Then and Now: Is Fraser and Neave Limited an Investment Opportunity Now? – Part 1

The century-old Fraser and Neave Limited (SGX: F99) has undergone its fair share of changes over the past five years.

In its financial year ended 30 September 2010 (FY2010), the company, which is better known as F&N, resembled a hulking conglomerate with interests in property development, printing and publishing, breweries, dairies, and soft drinks.

Today, its business is centred mainly on beverages, dairies, and printing and publishing.

Needless to say, much has changed with the company since FY2010. With this in mind, it may be instructive to see how F&N has evolved in order to better understand whether it could be an investing opportunity today.

Then and now

Let’s start off with F&N’s business segments. The graph below summarizes the evolution in F&N’s revenue from FY2010 to FY2014.

F&N Business Segment

Source: F&N’s earnings report; FY2010 beverages consists of soft drinks alone

As you can see in the chart above, the development property (light blue line) and commercial property (purple line) business segments used to command a large share of F&N’s revenue.

This changed with the listing of Frasers Centrepoint Ltd (SGX: TQ5) on 9 January 2014. The listing saw shareholders of F&N receiving two shares of Frasers Centrepoint for each share of the former that they own. Following the spin-off, F&N would no longer have any financial stake in Frasers Centrepoint.

Prior to Frasers Centrepoint’s listing, F&N had sold its stake in Asia Pacific Breweries (home of the popular Tiger brand of beers) to Heineken N.V. in 2012, resulting in the removal of the Breweries segment from F&N’s financials in FY2013.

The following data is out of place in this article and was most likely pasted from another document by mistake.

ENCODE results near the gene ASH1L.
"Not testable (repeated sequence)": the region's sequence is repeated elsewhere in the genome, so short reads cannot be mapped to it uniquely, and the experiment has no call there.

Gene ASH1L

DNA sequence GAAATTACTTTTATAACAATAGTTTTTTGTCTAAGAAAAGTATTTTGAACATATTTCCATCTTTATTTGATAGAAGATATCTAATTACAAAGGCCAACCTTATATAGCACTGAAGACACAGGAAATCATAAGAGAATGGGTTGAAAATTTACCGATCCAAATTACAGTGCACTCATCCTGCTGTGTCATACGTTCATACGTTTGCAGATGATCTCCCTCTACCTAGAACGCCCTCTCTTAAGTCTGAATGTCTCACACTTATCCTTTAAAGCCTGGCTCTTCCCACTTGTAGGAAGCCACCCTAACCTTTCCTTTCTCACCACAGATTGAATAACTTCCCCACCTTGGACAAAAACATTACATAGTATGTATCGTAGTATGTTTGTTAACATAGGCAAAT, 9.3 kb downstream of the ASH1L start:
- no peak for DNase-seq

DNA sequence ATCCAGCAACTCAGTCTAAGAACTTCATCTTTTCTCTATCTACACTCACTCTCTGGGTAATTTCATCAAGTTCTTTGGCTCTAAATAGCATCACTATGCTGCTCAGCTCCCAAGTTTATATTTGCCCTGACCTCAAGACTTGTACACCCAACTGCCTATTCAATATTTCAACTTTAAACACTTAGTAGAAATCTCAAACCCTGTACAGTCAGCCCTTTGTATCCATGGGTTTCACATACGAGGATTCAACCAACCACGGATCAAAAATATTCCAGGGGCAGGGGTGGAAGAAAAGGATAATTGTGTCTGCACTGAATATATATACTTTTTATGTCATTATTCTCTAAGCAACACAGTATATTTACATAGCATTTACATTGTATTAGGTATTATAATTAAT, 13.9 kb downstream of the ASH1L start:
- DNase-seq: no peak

That’s not all: as my Foolish colleague Stanley noted previously, F&N’s Myanmar Brewery stake (housed under the Beverages segment) may also have to be sold to Myanma Economic Holdings Limited (a company tied to Myanmar’s military). According to a newswire report, Myanmar Brewery is prized for its 83% market share in the Myanmar beer market.

Let’s take a look next at F&N’s profits from its various business segments.

F&N PBIT Profits

Source: F&N’s earnings report

Given the evolution of the profit before interest and taxes (PBIT) that F&N’s various business segments had seen, it’s not unreasonable to assume that the main profit contributors for F&N in the future will be from the Beverage and Dairies segments.

To be sure, this may not be clear cut yet due to the potential forced-sale of F&N’s stake in Myanmar Brewery as mentioned earlier. At the moment, it’s notable that the beverage segment (which – as a reminder – houses F&N’s stake in Myanmar Brewery) also has the fatter profit margins in comparison to the dairies segment; a forced sale of its interest in Myanmar Brewery may yet affect F&N’s profits in the future.

Meanwhile, profits from F&N’s printing and publishing segment have been rather lackluster despite its notable revenue contribution.

Looking forward

During the Frasers Centrepoint spin-off, F&N’s major shareholder Thai Beverage Public Company Limited (SGX: Y92) stated that it was looking to leverage the product portfolio, distribution networks, and product development capabilities between Thai Beverage and F&N to “solidify F&N’s position as a leading consumer group in South-east Asia.”

On another bright note, the long term agreement between Fraser and Neave Holdings Bhd. and Nestle Group grants F&N the manufacturing and distribution rights for a variety of consumer food brands such as Carnation, Bear Brand, Bear Brand Gold, Ideal Milk, and Milkmaid in ASEAN nations including Singapore, Thailand, Malaysia and Brunei.

These developments may help provide revenue stability for F&N as it repositions itself for the future.

Following the story so far? Click here for more on F&N’s evolution!

For more (free!) stock analyses and investing tips, sign up here for your FREE subscription to The Motley Fool's weekly investing newsletter, Take Stock SingaporeIt will teach you how you can grow your wealth in the years ahead.

Like us on Facebook to follow our latest hot articles.

The Motley Fool's purpose is to help the world invest, better.

The information provided is for general information purposes only and is not intended to be personalised investment or financial advice. Motley Fool Singapore contributor Chin Hui Leong doesn’t own shares in any companies mentioned.